Prayer and a Prostitute Ministry

I was reminded of the power of prayer by some of the people who need it the most.  I often travel on a portion of highway littered with seedy motels, drug dealers, and prostitutes.  It’s been that way as long as I can remember. My oldest son knows it as the road where we have the drug talk, again.

It’s easy to witness the devastation of drugs on that stretch of highway. Women of all ages, who I could easily portray with vivid and acute adjectives, I describe with only one word: hollow. They are a shell of who they are meant to be. Their eyes are large and blank. Despite their feigned hospitality, their desperation is obvious. The essence of their existence is missing, despite the sway of their bodies. Hollow.

And it feels wrong to just drive by.

But I do, just like everybody else. Well, almost everybody. A few years ago, I wrote an article for the newspaper about an organization called Grace Ministry of Helping Hands, a non-profit that helps women in the grips of drug addiction, alcoholism, and prostitution. Every two weeks volunteers minister to these women, bringing them toiletries, offering them a way out, and if they are not quite ready to leave their brokenness behind, planting an incorruptible seed that is the redemption of Christ.

I love their mission – the grittiness of it, the discipleship, the message of hope, and, more than anything, the mere acknowledgement of these outcast women. Just their willingness to see them as children of God instead of sexual objects, addicts, and throwaways is so incredibly Christ-like and beautiful.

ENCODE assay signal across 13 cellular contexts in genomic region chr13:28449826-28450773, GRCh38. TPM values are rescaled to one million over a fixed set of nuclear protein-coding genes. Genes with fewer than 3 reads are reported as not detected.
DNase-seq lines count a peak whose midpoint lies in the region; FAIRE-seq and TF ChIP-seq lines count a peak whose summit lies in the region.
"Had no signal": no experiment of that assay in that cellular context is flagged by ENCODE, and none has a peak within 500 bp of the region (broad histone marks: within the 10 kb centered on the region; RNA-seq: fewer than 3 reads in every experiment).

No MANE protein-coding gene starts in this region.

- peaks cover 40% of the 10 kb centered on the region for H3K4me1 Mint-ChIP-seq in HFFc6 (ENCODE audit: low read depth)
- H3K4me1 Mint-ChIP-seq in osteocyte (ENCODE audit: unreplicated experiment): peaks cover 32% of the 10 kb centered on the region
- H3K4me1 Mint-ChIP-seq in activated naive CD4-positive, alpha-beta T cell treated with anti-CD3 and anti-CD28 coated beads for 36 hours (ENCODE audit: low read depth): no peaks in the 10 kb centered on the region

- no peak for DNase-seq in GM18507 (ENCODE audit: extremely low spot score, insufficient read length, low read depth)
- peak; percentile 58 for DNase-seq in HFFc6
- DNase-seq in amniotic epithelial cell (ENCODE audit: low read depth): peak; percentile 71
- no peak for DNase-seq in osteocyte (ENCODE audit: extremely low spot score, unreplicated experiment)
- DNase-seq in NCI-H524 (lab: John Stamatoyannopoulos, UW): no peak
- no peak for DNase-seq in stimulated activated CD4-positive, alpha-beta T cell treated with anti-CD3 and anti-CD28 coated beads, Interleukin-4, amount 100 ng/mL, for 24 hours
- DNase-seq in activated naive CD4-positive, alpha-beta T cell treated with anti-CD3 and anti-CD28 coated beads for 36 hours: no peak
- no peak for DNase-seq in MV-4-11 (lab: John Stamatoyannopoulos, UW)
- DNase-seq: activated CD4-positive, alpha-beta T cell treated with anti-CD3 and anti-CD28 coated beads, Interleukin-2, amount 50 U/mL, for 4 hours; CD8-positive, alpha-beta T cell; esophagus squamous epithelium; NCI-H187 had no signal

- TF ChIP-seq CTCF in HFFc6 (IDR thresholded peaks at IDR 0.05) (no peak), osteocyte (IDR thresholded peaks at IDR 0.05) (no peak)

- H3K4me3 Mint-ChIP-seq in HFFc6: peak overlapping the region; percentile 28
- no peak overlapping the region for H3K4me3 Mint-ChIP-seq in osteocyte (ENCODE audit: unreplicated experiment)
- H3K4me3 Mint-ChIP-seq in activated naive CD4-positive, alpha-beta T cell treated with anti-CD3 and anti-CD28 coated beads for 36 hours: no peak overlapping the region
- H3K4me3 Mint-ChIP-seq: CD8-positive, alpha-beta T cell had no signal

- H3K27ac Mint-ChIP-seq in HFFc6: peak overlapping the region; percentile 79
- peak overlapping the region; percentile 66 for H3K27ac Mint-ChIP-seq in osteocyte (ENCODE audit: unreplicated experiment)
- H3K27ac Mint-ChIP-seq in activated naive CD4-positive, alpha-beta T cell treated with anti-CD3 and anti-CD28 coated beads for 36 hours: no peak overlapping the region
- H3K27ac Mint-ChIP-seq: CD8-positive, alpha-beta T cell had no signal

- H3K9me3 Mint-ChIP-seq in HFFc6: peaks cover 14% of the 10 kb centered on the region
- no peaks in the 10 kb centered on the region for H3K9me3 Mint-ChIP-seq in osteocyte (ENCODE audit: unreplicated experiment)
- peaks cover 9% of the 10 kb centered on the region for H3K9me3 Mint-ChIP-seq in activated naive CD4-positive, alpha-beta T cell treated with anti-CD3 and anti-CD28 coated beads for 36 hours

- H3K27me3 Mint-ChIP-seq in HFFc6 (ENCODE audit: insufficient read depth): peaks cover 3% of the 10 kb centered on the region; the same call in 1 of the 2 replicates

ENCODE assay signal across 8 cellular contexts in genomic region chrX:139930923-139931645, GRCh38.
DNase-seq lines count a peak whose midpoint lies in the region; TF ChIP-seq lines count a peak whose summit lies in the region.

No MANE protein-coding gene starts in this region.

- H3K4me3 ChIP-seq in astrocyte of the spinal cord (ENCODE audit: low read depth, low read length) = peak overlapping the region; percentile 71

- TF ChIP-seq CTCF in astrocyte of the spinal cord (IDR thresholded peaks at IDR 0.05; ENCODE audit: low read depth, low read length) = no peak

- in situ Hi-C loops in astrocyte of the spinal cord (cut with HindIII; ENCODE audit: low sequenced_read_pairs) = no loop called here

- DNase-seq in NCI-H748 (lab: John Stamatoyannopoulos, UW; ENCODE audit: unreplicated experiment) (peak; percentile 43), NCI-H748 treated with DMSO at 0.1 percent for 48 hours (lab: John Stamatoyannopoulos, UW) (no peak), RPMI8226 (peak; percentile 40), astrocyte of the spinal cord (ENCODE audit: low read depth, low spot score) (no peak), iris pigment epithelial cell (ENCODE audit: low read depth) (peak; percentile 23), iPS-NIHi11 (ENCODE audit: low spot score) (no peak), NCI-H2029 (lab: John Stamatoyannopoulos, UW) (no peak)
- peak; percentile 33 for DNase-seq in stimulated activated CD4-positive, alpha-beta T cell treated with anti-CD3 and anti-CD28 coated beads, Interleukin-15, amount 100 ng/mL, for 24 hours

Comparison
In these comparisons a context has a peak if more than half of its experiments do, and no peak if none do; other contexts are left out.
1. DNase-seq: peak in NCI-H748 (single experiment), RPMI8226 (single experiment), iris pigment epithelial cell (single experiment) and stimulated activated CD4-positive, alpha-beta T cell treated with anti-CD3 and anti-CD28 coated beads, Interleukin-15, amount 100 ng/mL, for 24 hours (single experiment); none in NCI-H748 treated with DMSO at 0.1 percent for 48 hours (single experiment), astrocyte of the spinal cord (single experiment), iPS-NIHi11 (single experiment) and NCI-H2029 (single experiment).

Not far from that highway, I recently saw a woman slouched at the entrance of the post office. She was frail as if pounds were shed along with her dignity, and there wasn’t much left of either. I walked passed her and avoided eye contact. Of course, I didn’t feel like I had much dignity for my cowardly inaction. It bothered me to walk by her and do nothing just as it does to drive by those women on the highway.

It’s hard to know what to do. If I give money, it will likely be spent on drugs. I didn’t have any food to offer her, assuming it even appealed to her in her waif-like state. I couldn’t take her home with me, because my husband would have a fit, and I really wouldn’t know what to do with her when I got her there.

I kept thinking, “What can I do? What can I do?” And then I remembered, prayer. I can always pray. So I did, all the way home.

Later that evening, I got an email that Grace Ministries was helping a former prostitute and drug addict set up her new apartment. They were looking for household items. It felt like such an answer to my prayer. I donated some towels and a gift card to a grocery store. I knew it wouldn’t specifically help the lady I saw at the post office, but it would help someone in a similar situation.  I trust that God will reach that other woman, too.

It was such a gift to be reminded that there is always hope and there are more than addicts, dealers, and prostitutes that walk that stretch of highway.   There are disciples of grace, reminding us that the constancy of God’s mercy is a path available to us all. “Come, follow me” (Mathew 4:19, NRSV).

 

Have you ever felt like you wanted to help someone, but you weren’t sure how?  What do you do when you find yourself in a similar situation?  Please share your experiences in the comment section.  These issues are complicated and there is so much we can learn from each other. This is also about an answered prayer.   To read more on prayer: http://mercymatters.net/2018/02/06/stillness-the-action-of-finding-god/

To learn more about the work of Grace Ministry of Helping Hands visit their website at http://graceministriesjax.org

Heaven is for real; Earth is for miracles

You know that big spread in the high school yearbook where the senior superlatives tout the “most attractive,” “most athletic,” “best all around,” etc.?  Well, heaven knows I didn’t get one.

Instead, I was on another page in our yearbook where there were more non-traditional, dubious superlatives assigned. Some were “Eddie Haskell Award,” “Biggest Flirt,” “Most Likely to Burn Down the School,” and “Could Give the Best Dirty Look.”